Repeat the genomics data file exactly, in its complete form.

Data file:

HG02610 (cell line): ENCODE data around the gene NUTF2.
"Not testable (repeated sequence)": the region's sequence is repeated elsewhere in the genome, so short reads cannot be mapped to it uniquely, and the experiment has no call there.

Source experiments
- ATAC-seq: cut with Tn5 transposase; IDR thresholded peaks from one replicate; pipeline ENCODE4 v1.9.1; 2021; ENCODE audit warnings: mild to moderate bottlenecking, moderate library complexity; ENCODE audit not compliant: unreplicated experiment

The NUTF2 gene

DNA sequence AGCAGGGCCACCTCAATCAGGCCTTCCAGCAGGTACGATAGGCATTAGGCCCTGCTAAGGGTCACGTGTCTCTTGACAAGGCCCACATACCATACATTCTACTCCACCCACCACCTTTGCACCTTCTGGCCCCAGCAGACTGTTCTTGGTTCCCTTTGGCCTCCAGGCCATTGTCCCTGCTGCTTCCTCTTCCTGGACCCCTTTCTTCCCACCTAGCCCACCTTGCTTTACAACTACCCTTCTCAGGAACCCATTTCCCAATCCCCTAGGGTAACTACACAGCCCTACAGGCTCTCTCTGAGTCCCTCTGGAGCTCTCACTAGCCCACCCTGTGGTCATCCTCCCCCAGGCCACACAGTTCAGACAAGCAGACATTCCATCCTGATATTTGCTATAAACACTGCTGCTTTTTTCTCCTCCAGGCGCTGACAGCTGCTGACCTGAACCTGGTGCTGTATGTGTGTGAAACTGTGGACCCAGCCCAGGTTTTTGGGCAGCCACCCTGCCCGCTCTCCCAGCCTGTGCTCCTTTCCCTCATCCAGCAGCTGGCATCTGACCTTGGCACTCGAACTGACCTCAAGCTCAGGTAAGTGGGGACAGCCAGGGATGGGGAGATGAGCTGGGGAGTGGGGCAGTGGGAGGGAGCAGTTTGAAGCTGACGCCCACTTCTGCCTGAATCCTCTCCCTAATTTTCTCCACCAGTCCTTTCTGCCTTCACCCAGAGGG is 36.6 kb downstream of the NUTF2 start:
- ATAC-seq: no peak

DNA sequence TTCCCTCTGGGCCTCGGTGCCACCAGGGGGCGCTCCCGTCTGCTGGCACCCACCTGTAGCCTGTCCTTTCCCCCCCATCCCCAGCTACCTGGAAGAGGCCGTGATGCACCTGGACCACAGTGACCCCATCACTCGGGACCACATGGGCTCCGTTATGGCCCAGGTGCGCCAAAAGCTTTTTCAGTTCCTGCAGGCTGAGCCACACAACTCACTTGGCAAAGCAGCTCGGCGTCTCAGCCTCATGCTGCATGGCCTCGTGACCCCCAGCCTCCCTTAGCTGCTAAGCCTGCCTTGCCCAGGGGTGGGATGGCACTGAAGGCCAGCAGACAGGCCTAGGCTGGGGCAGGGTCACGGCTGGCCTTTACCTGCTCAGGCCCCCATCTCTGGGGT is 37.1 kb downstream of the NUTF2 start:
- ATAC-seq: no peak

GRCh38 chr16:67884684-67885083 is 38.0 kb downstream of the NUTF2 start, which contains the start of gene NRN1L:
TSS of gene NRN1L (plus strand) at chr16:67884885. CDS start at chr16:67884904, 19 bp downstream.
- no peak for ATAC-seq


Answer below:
HG02610 (cell line): ENCODE data around the gene NUTF2.
"Not testable (repeated sequence)": the region's sequence is repeated elsewhere in the genome, so short reads cannot be mapped to it uniquely, and the experiment has no call there.

Source experiments
- ATAC-seq: cut with Tn5 transposase; IDR thresholded peaks from one replicate; pipeline ENCODE4 v1.9.1; 2021; ENCODE audit warnings: mild to moderate bottlenecking, moderate library complexity; ENCODE audit not compliant: unreplicated experiment

The NUTF2 gene

DNA sequence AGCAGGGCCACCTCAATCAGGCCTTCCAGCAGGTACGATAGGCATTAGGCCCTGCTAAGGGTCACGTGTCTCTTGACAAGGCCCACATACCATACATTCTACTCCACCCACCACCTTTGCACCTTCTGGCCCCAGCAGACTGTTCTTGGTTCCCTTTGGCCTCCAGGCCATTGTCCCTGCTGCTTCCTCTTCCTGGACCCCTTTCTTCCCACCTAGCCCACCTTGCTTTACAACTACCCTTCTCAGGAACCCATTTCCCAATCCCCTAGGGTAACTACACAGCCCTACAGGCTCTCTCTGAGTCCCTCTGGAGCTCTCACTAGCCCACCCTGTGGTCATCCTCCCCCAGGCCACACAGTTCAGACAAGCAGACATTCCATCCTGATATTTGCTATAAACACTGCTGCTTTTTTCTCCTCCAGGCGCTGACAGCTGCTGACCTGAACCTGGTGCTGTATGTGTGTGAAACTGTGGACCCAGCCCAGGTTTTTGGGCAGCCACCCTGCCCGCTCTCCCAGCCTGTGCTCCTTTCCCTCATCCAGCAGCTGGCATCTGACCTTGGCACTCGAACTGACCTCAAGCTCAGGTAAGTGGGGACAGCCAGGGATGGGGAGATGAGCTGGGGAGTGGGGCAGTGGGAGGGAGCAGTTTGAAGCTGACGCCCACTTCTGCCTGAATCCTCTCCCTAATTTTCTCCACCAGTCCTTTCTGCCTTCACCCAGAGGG is 36.6 kb downstream of the NUTF2 start:
- ATAC-seq: no peak

DNA sequence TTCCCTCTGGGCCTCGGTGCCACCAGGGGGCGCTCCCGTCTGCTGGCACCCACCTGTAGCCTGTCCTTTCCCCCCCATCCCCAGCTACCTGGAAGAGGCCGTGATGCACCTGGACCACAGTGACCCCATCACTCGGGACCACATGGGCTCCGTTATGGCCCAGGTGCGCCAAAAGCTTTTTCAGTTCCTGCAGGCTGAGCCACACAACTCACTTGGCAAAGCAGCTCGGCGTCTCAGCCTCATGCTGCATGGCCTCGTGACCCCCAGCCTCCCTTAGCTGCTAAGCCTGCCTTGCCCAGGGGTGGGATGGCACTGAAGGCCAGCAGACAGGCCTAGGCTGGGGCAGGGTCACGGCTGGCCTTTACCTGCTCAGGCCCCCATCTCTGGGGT is 37.1 kb downstream of the NUTF2 start:
- ATAC-seq: no peak

GRCh38 chr16:67884684-67885083 is 38.0 kb downstream of the NUTF2 start, which contains the start of gene NRN1L:
TSS of gene NRN1L (plus strand) at chr16:67884885. CDS start at chr16:67884904, 19 bp downstream.
- no peak for ATAC-seq